Chittlin's and Chopsticks

Writer and mother, Terris McMahan Grimes, the Mother From Another Continent, an her friends share their slighty off kilter parenting views and their takes on a whole lot of other things.

Thursday, March 29, 2007

Criminalization of Children?

A Paris, Texas resident took the Free Shaqaunda movement to task for claiming or assuming Paris, Texas is racist. In a post to this blog, the commenter disagreed that the harshness of Shaquanda's sentence was due to her race, rather it was due to the criminalization of children in the wake of Columbine and 9/11.

Read the comment excerpted below, click on the link , and tell me your thoughts.

If you want to see where a huge portion of the problem comes from, try checking www.texaszerotolerance.comand click on their link of reported abuse. There are literally dozens if not hundreds of cases of children who have been criminalized for what would have been considered normal behavior prior to Columbine and 9/11. Shaquanda's case is just another example of a political system that holds school children to higher behavioral standards than the adults. She deserves a break, and I think community service would have been a much better choice for punishment.


At 3/29/2007 10:04 PM , Anonymous Anonymous said...

An adult who committed the same offense, and refused probation would have received a MORE SEVERE sentence.

ยง 12.34. Third Degree Felony Punishment

(a) An individual adjudged guilty of a felony of the third degree shall be punished by imprisonment in the institutional division for any term of not more than 10 years or less than 2 years.

(b) In addition to imprisonment, an individual adjudged guilty of a felony of the third degree may be punished by a fine not to exceed $10,000.

At 3/29/2007 10:07 PM , Anonymous Anonymous said...

FACT: This juvenile girl assaulted a teacher, who by Texas law is a public servant, in September 2005. It was witnessed first-hand by two other teachers who testified.

FACT: Before trial, the Lamar County and District Attorney's Office (prosecutors) offered a plea bargain reduction from felony to misdemeanor assault and 2 years juvenile probation, which the mother and defense attorney turned down.

FACT: The juvenile had a trial and was found adjudicated delinquent by a jury (we don't refer to juveniles as "guilty" or "not guilty" in Texas - it's "adjudicated" or "not adjudicated") in March of 2006.

FACT: After the jury adjudicated the juvenile as delinquent, the defense asked Lamar County Judge Chuck Superville to set punishment. The defense could have had a jury set punishment, but asked for the judge to decide.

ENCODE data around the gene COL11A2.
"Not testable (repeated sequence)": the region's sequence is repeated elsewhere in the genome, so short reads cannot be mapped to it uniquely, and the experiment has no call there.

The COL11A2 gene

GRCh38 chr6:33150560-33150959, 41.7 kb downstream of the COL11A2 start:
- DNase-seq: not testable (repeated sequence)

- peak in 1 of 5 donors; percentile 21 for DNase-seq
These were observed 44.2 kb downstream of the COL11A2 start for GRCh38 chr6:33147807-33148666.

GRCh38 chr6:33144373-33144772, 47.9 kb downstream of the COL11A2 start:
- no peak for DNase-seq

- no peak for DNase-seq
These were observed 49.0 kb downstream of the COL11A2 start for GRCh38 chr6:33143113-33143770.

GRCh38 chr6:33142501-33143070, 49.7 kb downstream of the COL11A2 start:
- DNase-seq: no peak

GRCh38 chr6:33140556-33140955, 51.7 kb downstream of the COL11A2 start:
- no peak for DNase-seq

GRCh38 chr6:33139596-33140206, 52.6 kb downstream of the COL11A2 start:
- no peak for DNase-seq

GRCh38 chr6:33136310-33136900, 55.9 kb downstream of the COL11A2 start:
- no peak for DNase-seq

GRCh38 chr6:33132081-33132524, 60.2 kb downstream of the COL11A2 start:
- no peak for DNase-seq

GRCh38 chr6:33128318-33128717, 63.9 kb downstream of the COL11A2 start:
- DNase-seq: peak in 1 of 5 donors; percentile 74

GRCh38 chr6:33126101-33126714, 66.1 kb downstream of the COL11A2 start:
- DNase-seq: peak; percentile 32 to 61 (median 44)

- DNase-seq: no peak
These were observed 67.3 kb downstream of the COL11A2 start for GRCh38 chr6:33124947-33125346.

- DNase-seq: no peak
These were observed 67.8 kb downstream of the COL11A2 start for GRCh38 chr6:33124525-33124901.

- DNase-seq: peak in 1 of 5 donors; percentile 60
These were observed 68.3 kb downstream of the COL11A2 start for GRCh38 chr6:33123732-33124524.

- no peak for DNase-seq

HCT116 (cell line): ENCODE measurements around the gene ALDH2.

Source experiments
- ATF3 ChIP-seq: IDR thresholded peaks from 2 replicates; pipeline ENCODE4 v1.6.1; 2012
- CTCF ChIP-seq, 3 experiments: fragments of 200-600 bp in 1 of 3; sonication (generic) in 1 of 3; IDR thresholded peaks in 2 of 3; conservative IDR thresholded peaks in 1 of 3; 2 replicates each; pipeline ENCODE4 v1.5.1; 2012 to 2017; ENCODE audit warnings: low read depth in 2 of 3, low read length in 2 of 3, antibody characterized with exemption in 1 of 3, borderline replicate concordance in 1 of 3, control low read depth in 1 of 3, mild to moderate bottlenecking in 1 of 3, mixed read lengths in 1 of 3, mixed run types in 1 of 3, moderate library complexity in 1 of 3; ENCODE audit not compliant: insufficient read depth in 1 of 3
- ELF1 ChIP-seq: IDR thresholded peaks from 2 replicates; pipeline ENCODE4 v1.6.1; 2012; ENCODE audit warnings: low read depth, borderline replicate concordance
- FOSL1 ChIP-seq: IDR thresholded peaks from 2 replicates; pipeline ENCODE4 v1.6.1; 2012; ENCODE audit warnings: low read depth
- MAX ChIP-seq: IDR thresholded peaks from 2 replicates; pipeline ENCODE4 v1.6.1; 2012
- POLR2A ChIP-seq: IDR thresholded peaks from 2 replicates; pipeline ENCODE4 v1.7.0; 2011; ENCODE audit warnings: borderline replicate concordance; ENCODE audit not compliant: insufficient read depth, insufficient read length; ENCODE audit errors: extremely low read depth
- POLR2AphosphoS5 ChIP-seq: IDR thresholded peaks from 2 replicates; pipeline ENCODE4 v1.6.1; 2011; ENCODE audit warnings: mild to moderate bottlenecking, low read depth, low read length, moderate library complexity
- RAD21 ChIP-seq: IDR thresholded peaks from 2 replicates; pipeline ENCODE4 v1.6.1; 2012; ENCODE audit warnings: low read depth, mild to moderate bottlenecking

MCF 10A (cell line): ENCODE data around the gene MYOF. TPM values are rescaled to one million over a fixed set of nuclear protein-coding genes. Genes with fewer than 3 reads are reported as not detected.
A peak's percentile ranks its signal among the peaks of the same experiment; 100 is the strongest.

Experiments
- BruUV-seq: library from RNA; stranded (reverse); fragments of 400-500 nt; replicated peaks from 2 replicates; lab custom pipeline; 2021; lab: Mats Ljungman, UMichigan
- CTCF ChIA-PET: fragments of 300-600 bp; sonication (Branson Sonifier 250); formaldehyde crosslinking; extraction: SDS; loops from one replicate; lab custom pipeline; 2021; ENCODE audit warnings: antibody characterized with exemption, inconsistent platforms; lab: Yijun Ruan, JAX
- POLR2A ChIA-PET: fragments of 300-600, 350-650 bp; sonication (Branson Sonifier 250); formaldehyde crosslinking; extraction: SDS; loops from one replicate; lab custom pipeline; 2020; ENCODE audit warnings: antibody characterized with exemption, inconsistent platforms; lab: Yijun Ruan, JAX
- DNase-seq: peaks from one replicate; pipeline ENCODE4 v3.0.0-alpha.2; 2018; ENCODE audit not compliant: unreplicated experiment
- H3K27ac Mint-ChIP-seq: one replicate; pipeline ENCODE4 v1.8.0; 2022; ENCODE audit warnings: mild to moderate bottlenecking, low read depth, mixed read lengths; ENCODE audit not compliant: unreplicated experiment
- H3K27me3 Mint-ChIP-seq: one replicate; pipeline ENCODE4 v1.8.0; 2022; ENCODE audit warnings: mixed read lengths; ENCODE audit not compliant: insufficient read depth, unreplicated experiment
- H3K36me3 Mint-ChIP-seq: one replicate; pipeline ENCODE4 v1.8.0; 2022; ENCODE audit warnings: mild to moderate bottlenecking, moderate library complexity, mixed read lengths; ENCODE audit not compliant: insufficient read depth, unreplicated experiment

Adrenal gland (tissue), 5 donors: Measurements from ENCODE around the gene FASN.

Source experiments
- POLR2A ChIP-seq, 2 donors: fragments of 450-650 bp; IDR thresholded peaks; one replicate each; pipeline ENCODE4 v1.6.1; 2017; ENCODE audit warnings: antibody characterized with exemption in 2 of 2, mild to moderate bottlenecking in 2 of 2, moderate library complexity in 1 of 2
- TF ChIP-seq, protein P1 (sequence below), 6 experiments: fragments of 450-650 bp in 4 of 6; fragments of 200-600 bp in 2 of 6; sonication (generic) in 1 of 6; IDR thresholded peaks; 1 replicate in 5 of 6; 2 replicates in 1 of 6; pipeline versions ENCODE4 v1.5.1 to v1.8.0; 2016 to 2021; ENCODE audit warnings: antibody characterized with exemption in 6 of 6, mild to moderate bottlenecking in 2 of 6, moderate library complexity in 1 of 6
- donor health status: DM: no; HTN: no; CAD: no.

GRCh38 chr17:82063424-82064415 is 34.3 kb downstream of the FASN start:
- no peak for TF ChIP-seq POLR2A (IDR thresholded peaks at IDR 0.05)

FACT: This juvenile did NOT receive 7 years in prison. She was given an indeterminate sentence to the Texas Youth Commission, which means her conduct and cooperation with their behavior rehabilitation programs determines when she gets out. Minimum time to complete those programs is 9 months. She entered TYC in March 2006 and could have been out in December 2006 if she was being cooperative. But note that she never had to go to TYC in the first place: she could have gotten probation.

FACT: Texas statute under the Family Code (governing juveniles) left 2 options for the judge: 1) release the juvenile on probation back to a family member who verbally assures the judge that cooperative efforts to meet probation conditions will be met, and 2) sentence to the Texas Youth Commission. Often, parents are part of the problem and other family members step forward to offer to take the juvenile in their care and see to it probation conditions are met. NO other family members came forward and this juvenile's mother (Creola Cotton) told the judge she would not comply with conditions of probation. The judge's hands were tied by the law and he had no other choice but TYC.

FACT: School officials testified during the punishment phase that this juvenile had been a continuous discipline problem and that her mother continually defended her actions, telling her she did nothing wrong, and fought against disciplinary actions against her daughter for legitimate infractions.

FACT: The defense filed an appeal, fired the defense attorney trial attorney they hired (Wesley Newell of Dallas) and alleged ineffective assistance of counsel (saying the defense attorney didn't do his job well enough). The Court of Appeals in Texarkana ruled that the juvenile would not be released on bond pending their final appeal decision. That decision has not yet been handed down.

FACT: This juvenile would not be in TYC if her mother had agreed to cooperate with conditions of probation after the jury found her essentially guilty.

You will find these facts with additional comments at

At 4/01/2007 12:42 PM , Anonymous Anonymous said...

You can say what you want to but the sentence was TOO HARSH. I'm glad she's free.

How do you explain the other girl who was accused of arson getting probation?

At 4/01/2007 10:49 PM , Anonymous Anonymous said...

She accepted it. BTW, she violated the terms of her probation, and she's now in TYC.

At 4/03/2007 12:09 PM , Anonymous keto said...

Mr. FACTs, stop rationalizing blatant and disgusting racism. All your facts do is illustrate how the system has been rigged to turn a shover into a felon and to give a killer and an arsonist misdemeanor sentences.

At 4/03/2007 7:43 PM , Anonymous Anonymous said...

I realize that it's hard to debate with someone who is using FACTS as the basis for their position, when you are not.

The problem with your claim of system that has been "rigged" to be full of "blatant and disgusting" racism, is that it is fundamentally flawed. The law makes no distinction for a person's ethnicity. It doesn't say that it is illegal for a black person to commit assault and legal for a white person to commit assault.

The problem for you is, I will continue to use FACTS as a basis for my positions.

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